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Ask any cybersecurity professional to define deception technology and they’ll likely talk about honeypots or honeynets.  This is accurate but antiquated, as is the misconception that deception technology is complex, has limited use cases, and is only useful for security researchers.

Modern deception technology overcomes historical complexity using analytics and automation.  Once installed, deception technology scans the network, takes an inventory of assets, and then recommends different types of deception decoys/lures that emulate servers, files, network segments, or valuable services (think Active Directory, for example).  Suddenly, a network with around 1,000 nodes will look like it has 10,000+ nodes, making network reconnaissance and lateral movement much more difficult for cyberadversaries.

Expanding use cases

While honeypots/honeynets were mainly used by academics, researchers, and for threat analysis, modern deception technology is used effectively for threat detection and response.  Security teams use deception technology to create decoy accounts (e.g., privileged users), assets (e.g., IoT/OT devices), or data (e.g., sensitive data repositories) across their networks.  When bad guys poke around looking to advance a cyberattack or exfiltrate data and stumble into a deception decoy, the jig is up.  Legitimate users don’t even know these decoys exist so access to them can only mean one thing—a cyberattack in progress.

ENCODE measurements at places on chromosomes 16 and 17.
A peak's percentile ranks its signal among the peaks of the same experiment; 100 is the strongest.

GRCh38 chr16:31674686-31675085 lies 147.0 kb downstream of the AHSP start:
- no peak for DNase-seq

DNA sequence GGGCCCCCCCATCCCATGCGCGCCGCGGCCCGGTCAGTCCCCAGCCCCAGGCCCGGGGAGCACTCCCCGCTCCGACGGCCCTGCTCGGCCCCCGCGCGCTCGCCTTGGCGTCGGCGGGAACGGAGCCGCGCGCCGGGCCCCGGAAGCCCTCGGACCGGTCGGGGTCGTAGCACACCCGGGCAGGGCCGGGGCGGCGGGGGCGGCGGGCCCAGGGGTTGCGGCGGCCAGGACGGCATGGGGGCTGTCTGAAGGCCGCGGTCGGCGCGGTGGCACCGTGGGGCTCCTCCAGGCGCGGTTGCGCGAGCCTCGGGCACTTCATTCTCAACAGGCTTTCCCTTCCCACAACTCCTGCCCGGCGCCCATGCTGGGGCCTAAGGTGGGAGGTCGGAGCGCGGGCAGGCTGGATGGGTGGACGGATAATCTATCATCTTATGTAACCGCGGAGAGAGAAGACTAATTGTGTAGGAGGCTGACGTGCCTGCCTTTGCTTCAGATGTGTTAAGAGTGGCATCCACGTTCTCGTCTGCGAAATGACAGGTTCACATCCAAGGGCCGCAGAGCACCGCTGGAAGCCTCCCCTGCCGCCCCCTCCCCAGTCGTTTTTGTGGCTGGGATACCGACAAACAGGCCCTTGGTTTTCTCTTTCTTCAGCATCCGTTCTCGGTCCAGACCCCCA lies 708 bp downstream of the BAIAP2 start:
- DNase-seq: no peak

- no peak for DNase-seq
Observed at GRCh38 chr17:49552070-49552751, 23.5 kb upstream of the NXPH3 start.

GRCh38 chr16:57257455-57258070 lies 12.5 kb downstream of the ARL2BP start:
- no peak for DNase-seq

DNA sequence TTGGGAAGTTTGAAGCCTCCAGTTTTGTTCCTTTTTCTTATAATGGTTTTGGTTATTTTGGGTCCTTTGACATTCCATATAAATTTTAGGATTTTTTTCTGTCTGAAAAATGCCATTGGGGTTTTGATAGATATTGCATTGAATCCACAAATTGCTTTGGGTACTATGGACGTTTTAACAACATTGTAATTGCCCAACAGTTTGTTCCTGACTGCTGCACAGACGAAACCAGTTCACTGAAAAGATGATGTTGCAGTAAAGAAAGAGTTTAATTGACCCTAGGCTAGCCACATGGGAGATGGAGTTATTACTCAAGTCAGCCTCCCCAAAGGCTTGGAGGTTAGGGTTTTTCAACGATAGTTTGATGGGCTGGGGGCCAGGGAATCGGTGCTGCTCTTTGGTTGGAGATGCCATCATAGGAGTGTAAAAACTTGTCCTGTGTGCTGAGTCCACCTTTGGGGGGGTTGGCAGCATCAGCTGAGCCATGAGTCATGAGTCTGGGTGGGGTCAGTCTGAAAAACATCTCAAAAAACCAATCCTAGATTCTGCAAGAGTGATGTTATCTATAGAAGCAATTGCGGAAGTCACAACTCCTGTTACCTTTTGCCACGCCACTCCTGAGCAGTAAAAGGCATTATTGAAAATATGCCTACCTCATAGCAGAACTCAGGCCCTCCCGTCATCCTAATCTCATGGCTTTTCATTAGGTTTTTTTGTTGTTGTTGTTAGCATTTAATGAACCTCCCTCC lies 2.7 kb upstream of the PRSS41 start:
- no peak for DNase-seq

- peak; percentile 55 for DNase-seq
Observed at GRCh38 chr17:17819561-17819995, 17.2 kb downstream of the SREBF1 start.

Deception technology usage can also follow a maturity curve.  Organizations can start with basic decoys to fool pedestrian adversaries, and then grow into more advanced use cases for incident response, threat intelligence analysis, threat hunting, etc. 

Original article source was posted here

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